Lärandematriser – ett verktyg för elevernas lärande | Förstelärare i Svedala Jag har under vintern med stor behållning läst boken “Lärandematriser” av Johan Alm. Boken är en handfast och konkret handledning i att skapa just “lärandematriser”. Matris som matris kanske du tänker, men författaren har ett genomtänkt koncept som prövats, omprövats och förfinats under många års användande. Till utseendet liknar den en vanlig bedömningsmatris som är uppdelad i tre nivåer (som t ex de tre nivåerna i kunskapskraven). Bedömningsmatriser är till för att läraren ska kunna bedöma eleverna i efterhand. Lärandematriser är till för att eleverna ska förstå vad de ska lära sig i förväg. Fördelarna med en lärandematris är flera. En lärandematris:– Utgår från kunskapskraven – Konkretiserar vad eleverna ska kunna göra (handlingar) – Har en tydlig progression som är lätt att följa för eleverna Eftersom lärandematriserna är till för eleverna är det viktigt att lärandematrisens innehåll och progression blir lätt att förstå. Mina egna favoritfördelar med lärandematriser: Att diskutera:
10 Ways to be a Terrible Teacher Teaching is a noble calling. That is why when a teacher doesn't behave nobly it breaks trust and we get upset. I have to admit that I've had days as a "TT" (Terrible Teacher.) If we're honest with ourselves, we all have. So, today, I'll share a few of the things I think make a teacher terrible. Stop and Be Excellent Some of you will be shocked that I've taken my positive tone out of this post. Sometimes knowing what to do means we also know what NOT to do. 10- The teacher is always on their cell phone. 9 - The teacher is always on the computer or not paying attention. I knew a teacher who used to sew on her sewing machine during class. 8- The teacher is always losing his/her temper or is predictably dramatic. The predictably dramatic could be when you get soooooooo mad you jump on your desk. 7- The Teacher shares private student information publicly NEVER call grades out loud - even for the top students. Let me tell you something. 2- The Teacher whose words mean nothing.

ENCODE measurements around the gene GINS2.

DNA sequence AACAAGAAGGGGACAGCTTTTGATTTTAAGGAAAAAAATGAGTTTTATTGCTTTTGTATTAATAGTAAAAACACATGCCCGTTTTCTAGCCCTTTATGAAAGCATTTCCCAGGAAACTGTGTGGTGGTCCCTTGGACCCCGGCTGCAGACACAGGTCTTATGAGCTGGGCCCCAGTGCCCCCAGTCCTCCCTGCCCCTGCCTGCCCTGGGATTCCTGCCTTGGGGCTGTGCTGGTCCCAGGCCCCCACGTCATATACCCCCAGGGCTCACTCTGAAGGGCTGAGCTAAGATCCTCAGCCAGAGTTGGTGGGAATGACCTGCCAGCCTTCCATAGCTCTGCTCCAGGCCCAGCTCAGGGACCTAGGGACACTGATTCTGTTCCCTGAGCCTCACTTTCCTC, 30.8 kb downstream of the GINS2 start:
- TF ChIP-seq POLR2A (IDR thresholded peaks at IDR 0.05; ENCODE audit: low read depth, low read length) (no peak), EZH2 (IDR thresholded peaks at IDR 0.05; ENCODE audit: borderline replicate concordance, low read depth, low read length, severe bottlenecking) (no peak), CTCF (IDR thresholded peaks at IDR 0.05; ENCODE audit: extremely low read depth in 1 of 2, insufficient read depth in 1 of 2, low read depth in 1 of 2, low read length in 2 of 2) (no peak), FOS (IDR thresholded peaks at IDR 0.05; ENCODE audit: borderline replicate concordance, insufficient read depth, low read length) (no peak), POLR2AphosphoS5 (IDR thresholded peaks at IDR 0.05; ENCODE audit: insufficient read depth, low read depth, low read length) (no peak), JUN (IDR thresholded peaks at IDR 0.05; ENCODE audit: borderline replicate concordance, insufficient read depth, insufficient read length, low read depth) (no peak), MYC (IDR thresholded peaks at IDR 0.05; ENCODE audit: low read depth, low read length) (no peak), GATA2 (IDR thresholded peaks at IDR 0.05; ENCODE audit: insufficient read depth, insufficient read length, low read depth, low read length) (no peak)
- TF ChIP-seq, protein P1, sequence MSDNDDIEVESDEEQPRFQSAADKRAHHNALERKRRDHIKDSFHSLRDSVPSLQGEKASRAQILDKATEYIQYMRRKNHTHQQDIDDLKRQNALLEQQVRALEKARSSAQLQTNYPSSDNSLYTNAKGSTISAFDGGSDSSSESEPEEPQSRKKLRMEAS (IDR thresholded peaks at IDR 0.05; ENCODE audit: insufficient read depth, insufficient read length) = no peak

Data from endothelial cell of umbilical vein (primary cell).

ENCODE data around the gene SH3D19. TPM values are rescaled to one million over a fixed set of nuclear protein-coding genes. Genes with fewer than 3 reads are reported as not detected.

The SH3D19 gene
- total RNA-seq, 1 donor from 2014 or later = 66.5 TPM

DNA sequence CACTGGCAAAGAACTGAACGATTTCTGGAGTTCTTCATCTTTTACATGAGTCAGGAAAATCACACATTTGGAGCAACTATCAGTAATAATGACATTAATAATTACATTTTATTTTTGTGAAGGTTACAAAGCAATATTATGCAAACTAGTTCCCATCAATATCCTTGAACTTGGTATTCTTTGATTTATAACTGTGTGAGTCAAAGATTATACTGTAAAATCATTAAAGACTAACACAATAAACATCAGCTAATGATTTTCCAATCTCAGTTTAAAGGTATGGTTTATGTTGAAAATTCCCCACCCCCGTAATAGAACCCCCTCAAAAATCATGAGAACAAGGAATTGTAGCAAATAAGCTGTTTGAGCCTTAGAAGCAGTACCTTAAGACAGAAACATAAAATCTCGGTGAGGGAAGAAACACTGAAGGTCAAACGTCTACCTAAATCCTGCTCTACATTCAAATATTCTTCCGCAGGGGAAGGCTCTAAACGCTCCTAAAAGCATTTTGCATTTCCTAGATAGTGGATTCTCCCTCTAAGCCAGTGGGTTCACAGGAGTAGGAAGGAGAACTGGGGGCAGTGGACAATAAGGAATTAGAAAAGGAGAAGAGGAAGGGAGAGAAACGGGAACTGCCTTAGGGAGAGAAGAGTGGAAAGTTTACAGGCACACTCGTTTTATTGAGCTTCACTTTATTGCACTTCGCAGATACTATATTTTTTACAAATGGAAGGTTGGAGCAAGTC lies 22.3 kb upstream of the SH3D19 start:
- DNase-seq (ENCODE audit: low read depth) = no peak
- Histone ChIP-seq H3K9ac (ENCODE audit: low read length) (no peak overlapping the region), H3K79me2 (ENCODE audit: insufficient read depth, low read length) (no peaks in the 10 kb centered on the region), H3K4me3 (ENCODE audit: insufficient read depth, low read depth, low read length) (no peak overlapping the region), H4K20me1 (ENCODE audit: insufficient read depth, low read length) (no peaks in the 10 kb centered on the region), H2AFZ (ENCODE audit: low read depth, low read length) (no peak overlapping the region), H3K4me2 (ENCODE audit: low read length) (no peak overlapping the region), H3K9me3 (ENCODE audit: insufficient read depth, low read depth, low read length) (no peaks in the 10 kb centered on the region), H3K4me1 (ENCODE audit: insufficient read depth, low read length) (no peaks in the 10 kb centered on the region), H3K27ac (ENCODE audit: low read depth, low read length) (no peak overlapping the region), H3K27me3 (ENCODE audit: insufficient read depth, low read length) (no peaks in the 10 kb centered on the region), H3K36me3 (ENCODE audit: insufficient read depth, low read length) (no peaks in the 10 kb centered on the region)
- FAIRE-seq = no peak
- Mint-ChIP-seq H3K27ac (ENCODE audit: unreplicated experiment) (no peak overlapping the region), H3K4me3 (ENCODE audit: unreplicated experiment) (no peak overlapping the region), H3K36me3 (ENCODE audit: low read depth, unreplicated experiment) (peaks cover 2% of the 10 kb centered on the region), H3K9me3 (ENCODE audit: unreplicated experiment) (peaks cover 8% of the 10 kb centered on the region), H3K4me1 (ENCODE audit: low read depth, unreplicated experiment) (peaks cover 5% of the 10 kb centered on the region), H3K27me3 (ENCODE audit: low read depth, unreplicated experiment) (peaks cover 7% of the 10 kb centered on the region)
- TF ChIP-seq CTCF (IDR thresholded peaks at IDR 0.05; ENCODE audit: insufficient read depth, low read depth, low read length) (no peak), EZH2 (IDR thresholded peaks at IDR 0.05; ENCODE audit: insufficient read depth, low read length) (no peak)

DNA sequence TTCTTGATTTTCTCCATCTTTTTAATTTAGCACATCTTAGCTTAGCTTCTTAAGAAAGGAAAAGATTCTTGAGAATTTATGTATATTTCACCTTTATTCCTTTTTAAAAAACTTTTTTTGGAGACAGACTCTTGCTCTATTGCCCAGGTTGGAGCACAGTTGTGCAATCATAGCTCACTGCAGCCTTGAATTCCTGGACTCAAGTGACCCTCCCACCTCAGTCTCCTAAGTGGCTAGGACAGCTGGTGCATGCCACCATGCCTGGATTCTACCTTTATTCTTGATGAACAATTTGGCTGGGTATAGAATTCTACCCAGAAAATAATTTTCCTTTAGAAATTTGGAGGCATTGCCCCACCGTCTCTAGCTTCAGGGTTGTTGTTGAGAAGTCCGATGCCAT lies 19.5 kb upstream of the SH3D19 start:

The British Burn Washington, 1814 The British Burn Washington, DC, 1814 August of 1814 was one of the hottest in the memory of the approximately 8,000 residents of America's new capital. The sweltering, humid heat turned the stagnate marshes surrounding the city into thriving hatcheries for disease-carrying mosquitoes. To make matters worse, the city found itself the target of an invading British army slowly making its way from the Chesapeake Bay. America had been at war with the British Empire since 1812, but the action so far had consisted of a series of indeterminate skirmishes along the Great Lakes region. As the British army of approximately 4,000 approached, the majority of Washington residents fled the city. That evening, the vanguard of the British army reached Capitol Hill and began its systematic destruction of all public buildings in the city. George Gleig was part of the British force that attacked and burned Washington. ...When the detachment sent out to destroy Mr.